As we become more electronically conditioned as a society, I'm trying to pick and choose for what it's worth.


Sunday, June 06, 2010

It seems the train has pulled out... where are we going?

For several weeks now I have been thinking about the future of the printed word as we know it.  As the weeks have gone by I have collected in my mind a spider web of sorts of related thoughts that have attached themselves or become caught-up in in my flow of thought. Some of these thoughts have been fueled by things I've heard on NPR or read elsewhere but they all seem to collide with the issue of where the electronic age we are in is taking publication of creative material.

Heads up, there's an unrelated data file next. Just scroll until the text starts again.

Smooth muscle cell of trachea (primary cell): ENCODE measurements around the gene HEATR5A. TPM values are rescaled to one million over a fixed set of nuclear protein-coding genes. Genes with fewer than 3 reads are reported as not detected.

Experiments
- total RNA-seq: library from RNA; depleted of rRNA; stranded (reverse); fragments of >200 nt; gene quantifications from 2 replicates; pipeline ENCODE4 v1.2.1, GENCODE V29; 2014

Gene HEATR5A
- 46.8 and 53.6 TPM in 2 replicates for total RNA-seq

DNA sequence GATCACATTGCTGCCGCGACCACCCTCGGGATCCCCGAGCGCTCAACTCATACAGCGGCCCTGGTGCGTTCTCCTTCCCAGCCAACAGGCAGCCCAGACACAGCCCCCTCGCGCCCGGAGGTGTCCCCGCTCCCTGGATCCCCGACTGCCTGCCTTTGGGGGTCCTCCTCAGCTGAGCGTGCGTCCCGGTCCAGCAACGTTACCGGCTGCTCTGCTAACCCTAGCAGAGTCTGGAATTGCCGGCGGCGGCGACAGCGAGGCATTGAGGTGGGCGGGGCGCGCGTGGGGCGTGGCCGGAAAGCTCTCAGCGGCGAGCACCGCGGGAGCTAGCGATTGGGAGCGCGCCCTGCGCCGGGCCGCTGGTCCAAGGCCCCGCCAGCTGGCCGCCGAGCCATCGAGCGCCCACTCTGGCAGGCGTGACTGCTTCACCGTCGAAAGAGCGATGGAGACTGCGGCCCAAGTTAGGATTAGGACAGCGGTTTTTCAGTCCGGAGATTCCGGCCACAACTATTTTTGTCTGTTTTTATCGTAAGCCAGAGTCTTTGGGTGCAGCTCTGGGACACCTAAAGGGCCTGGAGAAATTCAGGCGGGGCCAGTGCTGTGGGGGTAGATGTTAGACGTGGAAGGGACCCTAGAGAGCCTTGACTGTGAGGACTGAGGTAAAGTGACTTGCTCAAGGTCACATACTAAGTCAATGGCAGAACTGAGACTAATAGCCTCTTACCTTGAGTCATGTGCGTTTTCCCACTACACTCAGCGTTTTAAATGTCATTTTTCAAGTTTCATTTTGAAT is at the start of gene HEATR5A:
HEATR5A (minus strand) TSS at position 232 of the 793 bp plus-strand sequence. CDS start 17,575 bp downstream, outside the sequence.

It stared with feeling that perhaps this latest wave of ebook apparatus has perhaps been gaining traction.  I've watched with interest the pricing of electronic books themselves seem to hover for the most part at the $10 mark. Given materials for electronic books are (paper, ink binding) are non-existent, this leaves a larger profit margin to work with up front. So a traditional publisher who has the electronic rights has nearly no production costs.  You put together the artwork and set up the file and zing!  Oh, right, it still has to be marketed. They won't be seen on traditional bookshelves in stores unless they have a companion print edition.  They will need to be marketed  (thought pause) electronically! It seems that there really is little expenditure needed in this process, so my question is, "will this be a better deal financially for the writers or the publishers/distributors?"